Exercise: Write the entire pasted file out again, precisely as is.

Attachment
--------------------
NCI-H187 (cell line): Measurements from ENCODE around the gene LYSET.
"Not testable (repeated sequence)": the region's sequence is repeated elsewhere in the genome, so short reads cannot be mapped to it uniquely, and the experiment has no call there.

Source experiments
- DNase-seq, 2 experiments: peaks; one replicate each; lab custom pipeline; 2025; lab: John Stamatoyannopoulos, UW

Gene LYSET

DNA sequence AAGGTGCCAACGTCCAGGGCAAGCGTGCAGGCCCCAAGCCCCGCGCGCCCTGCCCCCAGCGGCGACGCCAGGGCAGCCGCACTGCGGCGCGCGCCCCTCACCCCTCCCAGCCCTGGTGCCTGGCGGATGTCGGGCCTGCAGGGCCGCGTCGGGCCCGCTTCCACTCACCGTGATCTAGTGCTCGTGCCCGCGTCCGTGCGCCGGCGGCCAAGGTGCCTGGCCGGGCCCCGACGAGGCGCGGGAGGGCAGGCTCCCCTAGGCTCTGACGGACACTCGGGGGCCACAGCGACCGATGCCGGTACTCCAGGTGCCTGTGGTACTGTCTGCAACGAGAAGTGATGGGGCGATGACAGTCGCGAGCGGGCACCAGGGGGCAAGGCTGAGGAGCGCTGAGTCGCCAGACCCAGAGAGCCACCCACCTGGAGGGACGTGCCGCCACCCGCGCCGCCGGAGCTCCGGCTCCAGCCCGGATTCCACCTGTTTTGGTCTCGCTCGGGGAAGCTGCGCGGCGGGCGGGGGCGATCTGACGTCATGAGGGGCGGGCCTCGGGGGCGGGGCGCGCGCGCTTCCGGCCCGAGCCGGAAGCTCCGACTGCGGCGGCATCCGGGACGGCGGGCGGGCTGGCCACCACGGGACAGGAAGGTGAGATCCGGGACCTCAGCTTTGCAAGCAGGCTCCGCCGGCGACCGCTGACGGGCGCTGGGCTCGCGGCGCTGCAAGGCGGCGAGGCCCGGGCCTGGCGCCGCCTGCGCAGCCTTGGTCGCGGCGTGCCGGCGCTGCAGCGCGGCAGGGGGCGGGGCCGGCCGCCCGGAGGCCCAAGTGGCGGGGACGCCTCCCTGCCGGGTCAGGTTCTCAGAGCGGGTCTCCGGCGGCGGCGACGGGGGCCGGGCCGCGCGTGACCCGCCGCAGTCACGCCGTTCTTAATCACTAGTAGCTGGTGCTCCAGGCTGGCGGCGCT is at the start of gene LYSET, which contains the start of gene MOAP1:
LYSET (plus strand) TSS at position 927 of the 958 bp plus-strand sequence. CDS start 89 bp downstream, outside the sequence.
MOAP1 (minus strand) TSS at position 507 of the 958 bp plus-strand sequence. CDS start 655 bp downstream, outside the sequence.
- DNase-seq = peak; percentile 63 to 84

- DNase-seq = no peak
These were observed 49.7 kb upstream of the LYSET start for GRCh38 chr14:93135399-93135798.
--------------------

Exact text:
NCI-H187 (cell line): Measurements from ENCODE around the gene LYSET.
"Not testable (repeated sequence)": the region's sequence is repeated elsewhere in the genome, so short reads cannot be mapped to it uniquely, and the experiment has no call there.

Source experiments
- DNase-seq, 2 experiments: peaks; one replicate each; lab custom pipeline; 2025; lab: John Stamatoyannopoulos, UW

Gene LYSET

DNA sequence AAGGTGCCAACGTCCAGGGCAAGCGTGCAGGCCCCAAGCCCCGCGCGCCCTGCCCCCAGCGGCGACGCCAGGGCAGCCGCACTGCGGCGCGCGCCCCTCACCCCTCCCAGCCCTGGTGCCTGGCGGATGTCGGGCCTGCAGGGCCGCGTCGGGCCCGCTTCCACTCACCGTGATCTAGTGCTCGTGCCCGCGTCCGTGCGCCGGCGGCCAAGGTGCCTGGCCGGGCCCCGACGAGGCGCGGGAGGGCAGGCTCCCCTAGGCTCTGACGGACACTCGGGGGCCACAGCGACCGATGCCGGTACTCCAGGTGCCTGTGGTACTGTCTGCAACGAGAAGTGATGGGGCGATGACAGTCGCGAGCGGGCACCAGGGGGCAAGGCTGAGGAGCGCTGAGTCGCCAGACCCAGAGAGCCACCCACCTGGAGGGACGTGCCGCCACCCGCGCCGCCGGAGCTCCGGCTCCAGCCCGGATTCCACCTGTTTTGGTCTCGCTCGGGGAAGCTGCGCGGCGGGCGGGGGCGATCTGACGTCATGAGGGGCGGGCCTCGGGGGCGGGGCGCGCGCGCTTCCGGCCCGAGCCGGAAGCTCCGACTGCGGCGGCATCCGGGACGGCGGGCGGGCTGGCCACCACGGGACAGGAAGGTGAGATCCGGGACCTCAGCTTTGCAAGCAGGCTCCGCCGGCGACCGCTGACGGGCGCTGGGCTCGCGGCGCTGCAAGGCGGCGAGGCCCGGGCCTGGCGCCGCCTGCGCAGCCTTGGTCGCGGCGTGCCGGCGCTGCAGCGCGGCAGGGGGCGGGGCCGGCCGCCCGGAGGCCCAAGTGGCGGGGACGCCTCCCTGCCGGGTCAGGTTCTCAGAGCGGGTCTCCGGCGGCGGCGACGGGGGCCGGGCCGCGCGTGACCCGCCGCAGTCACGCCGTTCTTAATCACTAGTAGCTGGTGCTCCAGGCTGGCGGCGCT is at the start of gene LYSET, which contains the start of gene MOAP1:
LYSET (plus strand) TSS at position 927 of the 958 bp plus-strand sequence. CDS start 89 bp downstream, outside the sequence.
MOAP1 (minus strand) TSS at position 507 of the 958 bp plus-strand sequence. CDS start 655 bp downstream, outside the sequence.
- DNase-seq = peak; percentile 63 to 84

- DNase-seq = no peak
These were observed 49.7 kb upstream of the LYSET start for GRCh38 chr14:93135399-93135798.